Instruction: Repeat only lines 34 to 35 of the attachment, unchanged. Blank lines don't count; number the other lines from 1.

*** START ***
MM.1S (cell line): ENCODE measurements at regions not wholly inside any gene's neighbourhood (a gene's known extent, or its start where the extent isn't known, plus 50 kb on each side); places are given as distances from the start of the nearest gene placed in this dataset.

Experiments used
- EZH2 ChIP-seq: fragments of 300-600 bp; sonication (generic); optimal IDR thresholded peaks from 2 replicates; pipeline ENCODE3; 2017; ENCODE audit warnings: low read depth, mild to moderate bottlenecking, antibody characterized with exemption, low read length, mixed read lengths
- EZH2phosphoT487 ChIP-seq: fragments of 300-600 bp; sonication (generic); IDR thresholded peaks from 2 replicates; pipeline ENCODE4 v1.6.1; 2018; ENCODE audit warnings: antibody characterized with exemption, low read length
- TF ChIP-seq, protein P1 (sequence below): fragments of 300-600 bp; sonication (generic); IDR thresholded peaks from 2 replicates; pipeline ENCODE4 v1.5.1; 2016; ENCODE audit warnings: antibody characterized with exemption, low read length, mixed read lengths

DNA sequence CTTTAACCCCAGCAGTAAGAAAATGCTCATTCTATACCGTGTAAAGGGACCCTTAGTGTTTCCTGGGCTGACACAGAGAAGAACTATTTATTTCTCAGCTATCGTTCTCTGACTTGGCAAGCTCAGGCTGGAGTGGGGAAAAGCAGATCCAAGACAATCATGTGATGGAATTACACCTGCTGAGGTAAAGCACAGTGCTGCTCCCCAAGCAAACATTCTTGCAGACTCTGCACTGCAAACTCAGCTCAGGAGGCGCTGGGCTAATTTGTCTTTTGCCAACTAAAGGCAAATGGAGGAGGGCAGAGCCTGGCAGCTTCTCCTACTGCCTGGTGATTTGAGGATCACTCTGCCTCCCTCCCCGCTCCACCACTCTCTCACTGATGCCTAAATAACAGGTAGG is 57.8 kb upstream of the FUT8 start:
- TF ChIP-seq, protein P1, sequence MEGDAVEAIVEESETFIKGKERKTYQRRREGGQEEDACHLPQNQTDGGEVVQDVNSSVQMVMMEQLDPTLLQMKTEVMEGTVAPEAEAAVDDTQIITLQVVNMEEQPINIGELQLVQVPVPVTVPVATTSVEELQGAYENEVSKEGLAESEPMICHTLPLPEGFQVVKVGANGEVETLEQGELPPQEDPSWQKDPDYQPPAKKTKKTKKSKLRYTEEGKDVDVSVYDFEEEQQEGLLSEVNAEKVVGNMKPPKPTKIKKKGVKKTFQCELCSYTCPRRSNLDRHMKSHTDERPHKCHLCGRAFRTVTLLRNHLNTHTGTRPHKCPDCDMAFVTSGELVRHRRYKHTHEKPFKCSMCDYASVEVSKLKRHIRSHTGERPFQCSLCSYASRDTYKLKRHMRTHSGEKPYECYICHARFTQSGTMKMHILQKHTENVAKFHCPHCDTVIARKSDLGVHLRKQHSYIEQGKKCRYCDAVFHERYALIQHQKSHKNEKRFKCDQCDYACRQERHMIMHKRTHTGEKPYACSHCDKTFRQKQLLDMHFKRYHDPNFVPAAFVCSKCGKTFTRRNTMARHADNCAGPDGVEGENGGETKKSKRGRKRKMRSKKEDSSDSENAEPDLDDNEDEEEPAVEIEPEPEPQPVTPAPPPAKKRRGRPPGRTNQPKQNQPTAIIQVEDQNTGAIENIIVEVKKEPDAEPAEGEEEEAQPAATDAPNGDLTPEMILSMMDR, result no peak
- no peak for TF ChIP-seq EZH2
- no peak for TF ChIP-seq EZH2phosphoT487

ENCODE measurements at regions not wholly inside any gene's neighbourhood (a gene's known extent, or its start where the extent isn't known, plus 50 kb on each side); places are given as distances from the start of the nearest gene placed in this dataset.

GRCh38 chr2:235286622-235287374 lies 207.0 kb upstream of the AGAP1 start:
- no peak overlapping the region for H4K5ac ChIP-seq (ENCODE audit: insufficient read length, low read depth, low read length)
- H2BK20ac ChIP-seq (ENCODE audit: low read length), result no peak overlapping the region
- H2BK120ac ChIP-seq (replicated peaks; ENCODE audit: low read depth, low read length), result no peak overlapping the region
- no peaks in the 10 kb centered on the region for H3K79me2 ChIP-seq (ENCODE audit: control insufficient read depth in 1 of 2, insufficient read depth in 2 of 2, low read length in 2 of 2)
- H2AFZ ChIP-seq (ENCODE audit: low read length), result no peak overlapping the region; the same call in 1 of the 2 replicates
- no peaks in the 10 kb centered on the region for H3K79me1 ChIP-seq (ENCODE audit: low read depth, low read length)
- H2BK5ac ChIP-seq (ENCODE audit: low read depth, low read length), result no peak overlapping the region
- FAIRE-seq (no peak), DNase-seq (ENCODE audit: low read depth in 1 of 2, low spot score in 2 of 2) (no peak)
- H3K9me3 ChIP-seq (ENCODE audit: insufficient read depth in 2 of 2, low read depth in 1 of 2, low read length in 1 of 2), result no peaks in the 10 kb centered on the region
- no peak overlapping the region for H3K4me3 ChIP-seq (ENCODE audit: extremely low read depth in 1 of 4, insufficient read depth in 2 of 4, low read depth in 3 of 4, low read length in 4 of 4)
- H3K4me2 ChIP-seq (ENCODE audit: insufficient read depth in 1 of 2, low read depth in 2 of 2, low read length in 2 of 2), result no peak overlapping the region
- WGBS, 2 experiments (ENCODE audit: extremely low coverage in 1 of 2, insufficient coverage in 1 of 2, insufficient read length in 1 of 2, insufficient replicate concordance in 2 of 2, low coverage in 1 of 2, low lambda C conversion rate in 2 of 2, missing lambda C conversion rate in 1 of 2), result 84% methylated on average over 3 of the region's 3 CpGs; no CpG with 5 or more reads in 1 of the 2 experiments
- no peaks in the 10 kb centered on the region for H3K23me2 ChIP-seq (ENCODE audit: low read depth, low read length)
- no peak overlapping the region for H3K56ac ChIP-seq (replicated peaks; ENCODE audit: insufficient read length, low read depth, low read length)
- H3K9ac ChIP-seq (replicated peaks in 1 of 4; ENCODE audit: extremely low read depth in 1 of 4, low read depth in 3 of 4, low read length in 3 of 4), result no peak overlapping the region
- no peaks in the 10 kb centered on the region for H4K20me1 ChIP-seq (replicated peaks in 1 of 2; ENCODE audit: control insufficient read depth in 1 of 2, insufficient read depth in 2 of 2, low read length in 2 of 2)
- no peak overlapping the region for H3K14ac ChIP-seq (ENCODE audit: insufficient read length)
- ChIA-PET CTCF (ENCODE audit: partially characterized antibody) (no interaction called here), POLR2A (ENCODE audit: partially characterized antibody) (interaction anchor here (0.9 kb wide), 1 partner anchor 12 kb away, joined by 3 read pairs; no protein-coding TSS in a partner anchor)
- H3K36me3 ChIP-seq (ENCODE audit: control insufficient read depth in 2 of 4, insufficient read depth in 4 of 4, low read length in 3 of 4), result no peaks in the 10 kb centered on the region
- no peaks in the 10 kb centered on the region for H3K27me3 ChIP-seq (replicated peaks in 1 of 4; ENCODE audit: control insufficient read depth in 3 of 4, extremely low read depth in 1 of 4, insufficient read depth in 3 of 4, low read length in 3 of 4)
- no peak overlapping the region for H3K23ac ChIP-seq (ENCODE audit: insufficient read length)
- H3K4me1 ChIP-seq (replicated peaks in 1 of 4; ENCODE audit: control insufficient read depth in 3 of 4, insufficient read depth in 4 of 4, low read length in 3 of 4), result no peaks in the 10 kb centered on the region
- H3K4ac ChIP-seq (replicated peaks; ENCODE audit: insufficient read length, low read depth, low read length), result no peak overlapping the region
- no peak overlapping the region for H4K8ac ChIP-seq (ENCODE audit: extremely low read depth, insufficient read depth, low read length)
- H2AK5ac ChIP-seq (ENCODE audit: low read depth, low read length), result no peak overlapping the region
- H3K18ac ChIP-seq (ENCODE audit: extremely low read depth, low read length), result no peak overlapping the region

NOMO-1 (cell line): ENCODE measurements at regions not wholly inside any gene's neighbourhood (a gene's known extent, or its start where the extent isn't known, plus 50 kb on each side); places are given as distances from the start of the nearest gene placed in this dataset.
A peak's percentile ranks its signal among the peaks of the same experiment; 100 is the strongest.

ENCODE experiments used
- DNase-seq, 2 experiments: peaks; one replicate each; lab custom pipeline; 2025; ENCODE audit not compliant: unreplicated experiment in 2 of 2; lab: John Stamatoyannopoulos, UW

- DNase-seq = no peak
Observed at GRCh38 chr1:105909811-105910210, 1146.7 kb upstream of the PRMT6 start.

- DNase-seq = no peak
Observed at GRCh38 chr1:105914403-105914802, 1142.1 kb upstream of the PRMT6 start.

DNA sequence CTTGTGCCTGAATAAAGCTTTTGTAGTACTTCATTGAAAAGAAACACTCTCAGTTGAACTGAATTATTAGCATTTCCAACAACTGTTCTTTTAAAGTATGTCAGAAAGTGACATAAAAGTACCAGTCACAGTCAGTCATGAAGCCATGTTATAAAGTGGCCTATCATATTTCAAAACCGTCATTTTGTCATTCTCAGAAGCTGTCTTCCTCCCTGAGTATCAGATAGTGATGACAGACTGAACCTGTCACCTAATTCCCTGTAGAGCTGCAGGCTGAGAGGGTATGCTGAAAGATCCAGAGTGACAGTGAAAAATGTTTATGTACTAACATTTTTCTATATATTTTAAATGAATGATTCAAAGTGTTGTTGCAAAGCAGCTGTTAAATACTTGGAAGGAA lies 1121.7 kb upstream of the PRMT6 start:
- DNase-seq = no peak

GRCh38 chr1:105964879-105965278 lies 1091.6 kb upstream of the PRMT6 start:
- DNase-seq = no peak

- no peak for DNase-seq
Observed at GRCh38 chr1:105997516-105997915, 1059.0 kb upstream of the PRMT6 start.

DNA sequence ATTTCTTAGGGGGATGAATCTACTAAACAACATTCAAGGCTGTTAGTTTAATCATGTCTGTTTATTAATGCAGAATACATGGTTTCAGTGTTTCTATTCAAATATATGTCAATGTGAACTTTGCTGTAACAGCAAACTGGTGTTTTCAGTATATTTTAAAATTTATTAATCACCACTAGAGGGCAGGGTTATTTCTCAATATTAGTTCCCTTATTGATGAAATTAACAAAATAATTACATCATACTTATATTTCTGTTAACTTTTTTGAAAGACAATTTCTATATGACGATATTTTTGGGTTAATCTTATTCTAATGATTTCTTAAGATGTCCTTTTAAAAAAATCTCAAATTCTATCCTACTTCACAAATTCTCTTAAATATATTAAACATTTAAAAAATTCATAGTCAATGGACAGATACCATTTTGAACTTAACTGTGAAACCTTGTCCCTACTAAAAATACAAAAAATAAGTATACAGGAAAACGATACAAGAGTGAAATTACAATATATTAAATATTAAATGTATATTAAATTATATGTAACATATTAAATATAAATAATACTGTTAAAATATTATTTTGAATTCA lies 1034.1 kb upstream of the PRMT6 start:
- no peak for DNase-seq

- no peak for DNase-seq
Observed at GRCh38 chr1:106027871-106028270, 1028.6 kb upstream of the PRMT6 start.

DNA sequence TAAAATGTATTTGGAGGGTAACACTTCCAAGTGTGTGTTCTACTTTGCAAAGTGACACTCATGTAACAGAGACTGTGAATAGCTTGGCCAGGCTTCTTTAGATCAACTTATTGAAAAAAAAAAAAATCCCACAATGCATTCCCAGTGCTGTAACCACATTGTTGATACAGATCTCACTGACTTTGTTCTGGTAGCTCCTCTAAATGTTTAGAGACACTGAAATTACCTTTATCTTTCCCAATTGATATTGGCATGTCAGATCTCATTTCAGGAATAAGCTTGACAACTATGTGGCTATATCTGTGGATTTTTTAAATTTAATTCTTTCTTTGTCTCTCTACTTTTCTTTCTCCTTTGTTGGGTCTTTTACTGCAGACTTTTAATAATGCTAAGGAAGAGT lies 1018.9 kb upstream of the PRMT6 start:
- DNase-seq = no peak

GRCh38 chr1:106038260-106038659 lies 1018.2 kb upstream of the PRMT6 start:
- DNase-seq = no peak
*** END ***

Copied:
- H3K4ac ChIP-seq (replicated peaks; ENCODE audit: insufficient read length, low read depth, low read length), result no peak overlapping the region
- no peak overlapping the region for H4K8ac ChIP-seq (ENCODE audit: extremely low read depth, insufficient read depth, low read length)